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Richard Avedon and Irving Penn both drew a distinction between the pictures they took for fashion magazines and their art photography. Fashion paid the bills, but they rather looked down on it. Deborah Turbeville’s fashion pictures of the past thirty-five years—cryptic hybrids of wit and melancholy, nostalgia and vandalism, romantic pathos and modern anomie—have earned her a place in their company. But she, too, has qualms about the genre. “Fashion takes itself more seriously than I do,” she said the other day, at the opening of her latest show. “I’m not really a fashion photographer.”

In Turbeville’s show, at the Staley-Wise Gallery, in SoHo, there are twenty-one digital prints drawn from a new book, “Deborah Turbeville: The Fashion Pictures.” The earliest, from 1970, were part of a portfolio that she had been invited to show to Vogue in anticipation of her first assignment. They are misty black-and-white portraits of a local family in Ogunquit, Maine, where her own family—New England Yankees of Huguenot descent—had a summer house. The most recent, in color, are from a painterly shoot of evening gowns by Valentino, published this year by Italian Vogue. “We had a lot of fun,” Turbeville said (the “we” refers to her printer, Jean-Yves Noblet), “playing with faded Polaroids and scarred negatives that were lying in a drawer, scanning them into a computer with all their imperfections.”

Each chapter of the book is a collage of images with the distressed charm of a silent film. The spaces that interest Turbeville are the bare ruined choirs of a lost world. At the behest of Jacqueline Onassis, she produced a book on the “unseen” Versailles and its “ghosts.” Foggy Venetian alleys, the gardens of Cliveden, a palazzo in Mantua where Bertolucci shot “1900,” and an abandoned factory are among her locations. She seems to choose models more for their spectral languor than for their sex appeal, and in 1975, when she photographed a swimwear feature at a derelict bathhouse on East Twenty-third Street, critics complained that the girls looked like prisoners in a gas chamber. (“For me,” she writes in “The Fashion Pictures,” “it was just a problem of fitting five girls across a double-page spread.”) Her former studio in Paris was an opulently decrepit, near-vacant flat near the drag bars of Pigalle. For a decade, she spent several months every year in St. Petersburg: “I love it because it’s crawling with eccentric artists living hidden lives.” She currently divides her time between homes in New York and Mexico.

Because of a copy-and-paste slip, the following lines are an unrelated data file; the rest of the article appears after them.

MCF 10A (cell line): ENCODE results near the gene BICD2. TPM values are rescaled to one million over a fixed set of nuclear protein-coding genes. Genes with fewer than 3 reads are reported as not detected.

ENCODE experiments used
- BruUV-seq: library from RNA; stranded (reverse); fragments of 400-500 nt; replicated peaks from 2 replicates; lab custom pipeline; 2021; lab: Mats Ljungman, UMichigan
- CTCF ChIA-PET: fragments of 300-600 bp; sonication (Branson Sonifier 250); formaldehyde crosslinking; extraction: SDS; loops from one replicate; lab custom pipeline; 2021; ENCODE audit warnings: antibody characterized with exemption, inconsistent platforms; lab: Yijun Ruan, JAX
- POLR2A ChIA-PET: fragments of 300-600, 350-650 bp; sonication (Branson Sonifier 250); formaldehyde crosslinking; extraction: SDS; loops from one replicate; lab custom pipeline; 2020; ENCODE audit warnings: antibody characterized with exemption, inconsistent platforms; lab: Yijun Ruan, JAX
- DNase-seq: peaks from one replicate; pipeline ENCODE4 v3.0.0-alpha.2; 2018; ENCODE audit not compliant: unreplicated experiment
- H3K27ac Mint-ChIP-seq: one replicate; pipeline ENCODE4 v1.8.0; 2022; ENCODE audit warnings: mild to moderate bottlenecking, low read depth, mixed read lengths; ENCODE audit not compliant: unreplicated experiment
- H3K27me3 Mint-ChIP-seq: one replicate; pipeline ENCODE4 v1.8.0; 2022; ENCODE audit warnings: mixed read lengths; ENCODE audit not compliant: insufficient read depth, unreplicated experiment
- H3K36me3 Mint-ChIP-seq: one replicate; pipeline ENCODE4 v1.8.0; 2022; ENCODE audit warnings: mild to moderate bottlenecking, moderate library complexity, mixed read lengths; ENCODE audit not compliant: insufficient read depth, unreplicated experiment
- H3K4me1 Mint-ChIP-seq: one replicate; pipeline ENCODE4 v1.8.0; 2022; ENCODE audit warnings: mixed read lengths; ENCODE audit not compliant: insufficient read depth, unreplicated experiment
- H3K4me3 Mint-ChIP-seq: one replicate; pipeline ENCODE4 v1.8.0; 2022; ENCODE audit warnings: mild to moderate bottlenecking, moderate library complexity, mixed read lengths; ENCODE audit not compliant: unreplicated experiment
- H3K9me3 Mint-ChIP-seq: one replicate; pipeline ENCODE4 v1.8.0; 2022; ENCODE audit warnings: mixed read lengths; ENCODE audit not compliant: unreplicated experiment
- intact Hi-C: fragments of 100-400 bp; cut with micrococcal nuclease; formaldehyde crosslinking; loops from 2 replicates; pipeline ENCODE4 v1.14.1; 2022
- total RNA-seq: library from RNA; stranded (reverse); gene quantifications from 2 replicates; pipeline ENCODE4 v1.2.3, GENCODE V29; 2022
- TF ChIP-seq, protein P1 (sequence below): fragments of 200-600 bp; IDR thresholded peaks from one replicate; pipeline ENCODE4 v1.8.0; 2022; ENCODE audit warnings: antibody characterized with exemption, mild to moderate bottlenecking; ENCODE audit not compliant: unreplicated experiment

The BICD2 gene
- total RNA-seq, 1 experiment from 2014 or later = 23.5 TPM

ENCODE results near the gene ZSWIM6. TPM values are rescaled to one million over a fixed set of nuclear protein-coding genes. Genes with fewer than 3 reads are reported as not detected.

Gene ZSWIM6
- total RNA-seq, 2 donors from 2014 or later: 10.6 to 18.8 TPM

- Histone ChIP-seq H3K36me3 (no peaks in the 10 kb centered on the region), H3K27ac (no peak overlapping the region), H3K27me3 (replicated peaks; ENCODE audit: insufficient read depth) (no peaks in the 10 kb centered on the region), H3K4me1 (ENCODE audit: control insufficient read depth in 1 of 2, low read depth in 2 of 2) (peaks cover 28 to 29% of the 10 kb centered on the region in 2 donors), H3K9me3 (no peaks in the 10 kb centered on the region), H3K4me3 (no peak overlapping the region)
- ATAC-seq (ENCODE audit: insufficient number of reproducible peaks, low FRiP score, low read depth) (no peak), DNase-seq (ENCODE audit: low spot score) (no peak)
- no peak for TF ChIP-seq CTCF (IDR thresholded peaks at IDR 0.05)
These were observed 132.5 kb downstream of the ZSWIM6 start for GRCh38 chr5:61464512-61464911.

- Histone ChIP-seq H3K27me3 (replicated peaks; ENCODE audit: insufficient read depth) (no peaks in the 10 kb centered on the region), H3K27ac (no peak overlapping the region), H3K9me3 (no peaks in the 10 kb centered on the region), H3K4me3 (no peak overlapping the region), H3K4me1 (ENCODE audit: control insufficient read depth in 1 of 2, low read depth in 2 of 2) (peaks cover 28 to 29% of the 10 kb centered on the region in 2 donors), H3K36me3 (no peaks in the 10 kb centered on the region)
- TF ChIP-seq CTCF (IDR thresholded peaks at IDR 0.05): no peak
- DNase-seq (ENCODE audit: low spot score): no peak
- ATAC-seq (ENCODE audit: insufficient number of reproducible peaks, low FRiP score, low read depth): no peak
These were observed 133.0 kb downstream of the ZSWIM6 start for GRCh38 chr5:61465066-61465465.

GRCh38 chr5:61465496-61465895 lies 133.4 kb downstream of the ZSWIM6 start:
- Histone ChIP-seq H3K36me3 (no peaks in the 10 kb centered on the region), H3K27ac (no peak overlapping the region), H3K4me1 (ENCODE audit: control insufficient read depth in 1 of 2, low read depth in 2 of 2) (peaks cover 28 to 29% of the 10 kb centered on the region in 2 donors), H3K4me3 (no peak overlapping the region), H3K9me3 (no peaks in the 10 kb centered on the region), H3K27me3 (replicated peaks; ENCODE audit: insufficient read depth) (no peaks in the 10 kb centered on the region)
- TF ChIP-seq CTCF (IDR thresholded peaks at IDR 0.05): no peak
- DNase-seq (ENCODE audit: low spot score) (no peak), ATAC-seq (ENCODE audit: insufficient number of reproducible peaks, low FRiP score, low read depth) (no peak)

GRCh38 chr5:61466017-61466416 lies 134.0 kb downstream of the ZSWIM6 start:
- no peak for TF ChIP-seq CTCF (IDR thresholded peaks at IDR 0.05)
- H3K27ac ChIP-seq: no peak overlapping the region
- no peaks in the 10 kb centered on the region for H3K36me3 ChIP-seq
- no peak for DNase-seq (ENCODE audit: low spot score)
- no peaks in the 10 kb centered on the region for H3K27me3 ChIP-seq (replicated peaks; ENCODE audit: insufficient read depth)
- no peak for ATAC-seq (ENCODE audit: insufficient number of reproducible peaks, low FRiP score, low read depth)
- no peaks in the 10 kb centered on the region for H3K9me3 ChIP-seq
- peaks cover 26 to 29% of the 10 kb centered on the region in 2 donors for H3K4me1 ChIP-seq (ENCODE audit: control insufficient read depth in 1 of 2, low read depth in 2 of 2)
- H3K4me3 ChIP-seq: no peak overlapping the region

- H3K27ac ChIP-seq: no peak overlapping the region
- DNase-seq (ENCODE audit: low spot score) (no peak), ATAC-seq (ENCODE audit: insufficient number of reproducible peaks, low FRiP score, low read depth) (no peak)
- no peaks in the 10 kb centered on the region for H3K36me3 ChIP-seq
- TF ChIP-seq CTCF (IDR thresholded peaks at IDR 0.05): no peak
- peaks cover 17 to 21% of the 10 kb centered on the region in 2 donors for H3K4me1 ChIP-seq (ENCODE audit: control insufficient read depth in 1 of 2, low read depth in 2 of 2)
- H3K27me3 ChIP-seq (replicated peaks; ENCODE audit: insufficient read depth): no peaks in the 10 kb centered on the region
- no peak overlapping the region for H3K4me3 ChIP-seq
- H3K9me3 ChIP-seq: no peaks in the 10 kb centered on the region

The artists with whom Turbeville consorts in her imagination tend to be French and Russian (Proust and Nabokov among the writers; Resnais and Tarkovsky among the filmmakers). But the one designer whom she cites as a formative influence is a sunny, democratic American: the sportswear pioneer Claire McCardell. In 1957, at nineteen, Turbeville moved to New York from Boston, hoping to study drama, and “fell into” a job as McCardell’s assistant and sample model. “Claire liked using me,” said Turbeville, who is five feet eleven, “because my torso was longer than the other girls’.” She left after three years and, in 1963, went to work as an editor at Harper’s Bazaar, where Richard Avedon and the magazine’s former art director Marvin Israel guided her into photography.

A fashion photographer gets paid for making an expensive commodity into an object of desire. But Penn and Avedon always managed to subvert the transaction, and so does Turbeville. If you really insist on knowing who designed the ball gowns, furs, bathing suits, embroidered boleros, cocoon coats, Grecian tunics, harem pants, and riding habits in “The Fashion Pictures,” you have to read the fine print of the endnotes. 



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